‘Buffett Tax’ and truth in numbers
Whatever else they are, the super-rich have now become political props. We can thank President Obama and Mitt Romney for this. Obama thinks he can ride resentment against the rich into the White House for a second term; and Republican Romney’s fortune, estimated at $190 million or more, qualifies him as super-rich.
By all means, Congress should pass the “Buffett Tax,” named after billionaire Warren Buffett, who noted that his 2010 tax rate (17.4 percent) was about half his secretary’s. The explanation is that Buffett’s income comes mostly from dividends and capital gains — profits on sales of stocks and other assets — that enjoy a preferential rate of 15 percent. This is neither socially just nor economically necessary.
Obama’s still-vague Buffett Tax would apparently impose a minimum 30 percent tax rate on incomes exceeding $1 million. Republicans should support it. Economic incentives for risk-taking wouldn’t collapse. Under President Reagan, the top capital gains rate was 28 percent. The economy did fine. And passing a Buffett Tax might improve political truth-telling.
For starters, don’t pretend, as Obama does, that taxing the ultra-rich would solve the deficit problem. Here’s what he said in the State of the Union address:
“Do we want to keep these tax cuts for the wealthiest Americans? Or do we want to keep our investments in everything else, like education and medical research, a strong military and care for our veterans? Because if we’re serious about paying down our debt, we can’t do both.”
We sure can’t. In September, the Congressional Budget Office estimated the 10-year deficit at $8.5 trillion. The nonpartisan Tax Foundation estimates that a Buffett Tax might now raise $40 billion annually. Citizens for Tax Justice, a liberal group, estimates $50 billion. With economic growth, the 10-year total might optimistically be $600 billion to $700 billion. It would be a tiny help; that’s all. “The purpose of the Buffett Rule is not to close the deficit gap,” Buffett has said. Hard choices remain, in part because existing deficit estimates already assume steep defense cuts.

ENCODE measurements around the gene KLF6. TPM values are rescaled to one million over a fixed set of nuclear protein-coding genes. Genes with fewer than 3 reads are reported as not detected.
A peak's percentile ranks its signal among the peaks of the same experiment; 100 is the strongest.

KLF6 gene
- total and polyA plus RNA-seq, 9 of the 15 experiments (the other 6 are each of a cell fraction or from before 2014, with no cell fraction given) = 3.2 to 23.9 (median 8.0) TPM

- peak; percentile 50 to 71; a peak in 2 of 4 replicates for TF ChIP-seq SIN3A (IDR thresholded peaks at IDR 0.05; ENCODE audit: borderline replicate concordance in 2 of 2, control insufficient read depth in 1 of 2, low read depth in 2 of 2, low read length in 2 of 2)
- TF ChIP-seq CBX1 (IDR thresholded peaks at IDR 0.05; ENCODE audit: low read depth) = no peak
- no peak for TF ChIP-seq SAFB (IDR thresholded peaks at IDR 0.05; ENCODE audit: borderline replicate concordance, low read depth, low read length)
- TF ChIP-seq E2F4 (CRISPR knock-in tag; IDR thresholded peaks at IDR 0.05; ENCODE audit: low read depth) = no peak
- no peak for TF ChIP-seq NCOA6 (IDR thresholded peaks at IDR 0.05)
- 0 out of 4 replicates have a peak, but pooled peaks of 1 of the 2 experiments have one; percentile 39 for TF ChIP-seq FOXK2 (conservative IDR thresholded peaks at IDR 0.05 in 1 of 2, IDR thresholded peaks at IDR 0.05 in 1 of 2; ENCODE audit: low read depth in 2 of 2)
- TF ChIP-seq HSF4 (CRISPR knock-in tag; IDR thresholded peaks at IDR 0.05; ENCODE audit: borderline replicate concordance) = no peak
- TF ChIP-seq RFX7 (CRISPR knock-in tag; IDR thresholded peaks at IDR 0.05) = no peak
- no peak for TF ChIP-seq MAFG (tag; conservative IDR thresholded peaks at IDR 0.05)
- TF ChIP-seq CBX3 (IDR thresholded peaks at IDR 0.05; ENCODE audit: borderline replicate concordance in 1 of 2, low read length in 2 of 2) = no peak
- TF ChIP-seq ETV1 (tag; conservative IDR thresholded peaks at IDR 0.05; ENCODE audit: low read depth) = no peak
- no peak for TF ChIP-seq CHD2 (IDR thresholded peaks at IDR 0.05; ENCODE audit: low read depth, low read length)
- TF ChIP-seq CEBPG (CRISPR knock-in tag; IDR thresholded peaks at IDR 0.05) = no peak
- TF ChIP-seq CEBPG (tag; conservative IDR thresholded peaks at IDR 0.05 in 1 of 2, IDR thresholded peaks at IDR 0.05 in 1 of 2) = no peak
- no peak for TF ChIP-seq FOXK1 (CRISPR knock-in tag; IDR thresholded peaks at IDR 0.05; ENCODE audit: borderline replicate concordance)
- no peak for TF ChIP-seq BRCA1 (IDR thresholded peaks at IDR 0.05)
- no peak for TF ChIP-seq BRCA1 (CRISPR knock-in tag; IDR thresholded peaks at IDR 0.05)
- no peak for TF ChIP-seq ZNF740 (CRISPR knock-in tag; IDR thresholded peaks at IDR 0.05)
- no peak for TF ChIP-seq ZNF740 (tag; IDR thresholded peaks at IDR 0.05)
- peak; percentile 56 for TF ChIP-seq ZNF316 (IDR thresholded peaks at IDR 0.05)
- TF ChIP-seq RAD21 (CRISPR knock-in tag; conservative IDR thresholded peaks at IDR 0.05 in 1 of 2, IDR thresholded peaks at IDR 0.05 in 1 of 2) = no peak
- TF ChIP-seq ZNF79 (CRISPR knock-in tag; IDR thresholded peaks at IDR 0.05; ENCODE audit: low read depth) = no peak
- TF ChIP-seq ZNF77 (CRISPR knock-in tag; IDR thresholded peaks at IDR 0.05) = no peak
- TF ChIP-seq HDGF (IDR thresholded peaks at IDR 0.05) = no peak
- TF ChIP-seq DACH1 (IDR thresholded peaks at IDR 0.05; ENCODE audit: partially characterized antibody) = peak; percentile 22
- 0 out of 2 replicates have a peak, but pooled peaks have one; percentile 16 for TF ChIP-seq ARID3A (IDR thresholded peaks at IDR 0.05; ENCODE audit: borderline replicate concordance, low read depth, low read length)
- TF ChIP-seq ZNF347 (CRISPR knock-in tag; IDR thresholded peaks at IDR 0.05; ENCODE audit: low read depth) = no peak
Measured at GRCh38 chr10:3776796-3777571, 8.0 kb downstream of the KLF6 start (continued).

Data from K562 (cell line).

It’s also a myth that all the ultra-rich enjoy low tax rates. In 2007, the richest 1 percent of taxpayers paid an average tax rate of 29.5 percent and provided 28.1 percent of federal revenues, reports the CBO. On their wages and salaries, many of the ultra-rich pay the top income tax rate of 35 percent plus a Medicare tax of 1.45 percent.
Who are these people? How did they get so rich?
In a study, economists Jon Bakija, Bradley Heim and Adam Cole break down the top 1 percent as follows: executives in nonfinancial companies, 30 percent; doctors, 14 percent; professionals in finance (banks, hedge funds, pension funds), 13 percent; lawyers, 8 percent; computer experts and engineers, 4 percent; sales workers, 4 percent; sports, entertainment and media stars, 2 percent. The rest include farmers, management consultants, real estate developers and scientists.
Most of these people probably got rich the old-fashioned way. They worked hard, started businesses (about one in eight is an entrepreneur or manager in a closely held company) or showed great talent. But traditional virtues can’t explain the growing concentration of income. From 1950 to 1980, the top 1 percent represented about 10 percent of Americans’ income; by 2000, this had increased to about 20 percent, where it’s remained, estimate economists Emmanuel Saez and Thomas Piketty.
Explanations abound: “superstar” rewards for those at the top; globalization (by expanding markets for the talented); warped corporate compensation practices. But the biggest contributor was the long financial market boom that inflated executive stock options and Wall Street compensation. “So many people in this group (corporate managers, bankers, traders) have pay that’s tied to the stock and financial markets,” says economist Bakija.
Consider: From 1980 to 2000, stocks rose almost tenfold; from 2000 to 2007, the gain was about 40 percent. And the boom’s largest cause was declining inflation, which reduced interest rates. As rates fell, stocks and other assets rose. The ultra-rich benefited partly from good luck. Ironically, because the boom is spent, the rise of inequality may cease or reverse (Wall Street bonuses are shrinking) just as political attacks on the rich intensify. From 2007 to 2009, the number of tax returns with incomes exceeding $1 million dropped 40 percent, says Scott Hodge of the Tax Foundation.
So, raise tax rates on Warren Buffett and others to upper-middle-class levels. But recognize that the anti-wealthy populist rhetoric is mostly political expediency. It distracts from the serious issues the country faces — creating jobs and closing long-term budget deficits. The anti-rich backlash is growing; a Pew poll finds 66 percent of Americans see “strong” conflicts between rich and poor, up from 47 percent in 2009. Pandering to this is easier than dealing with the future.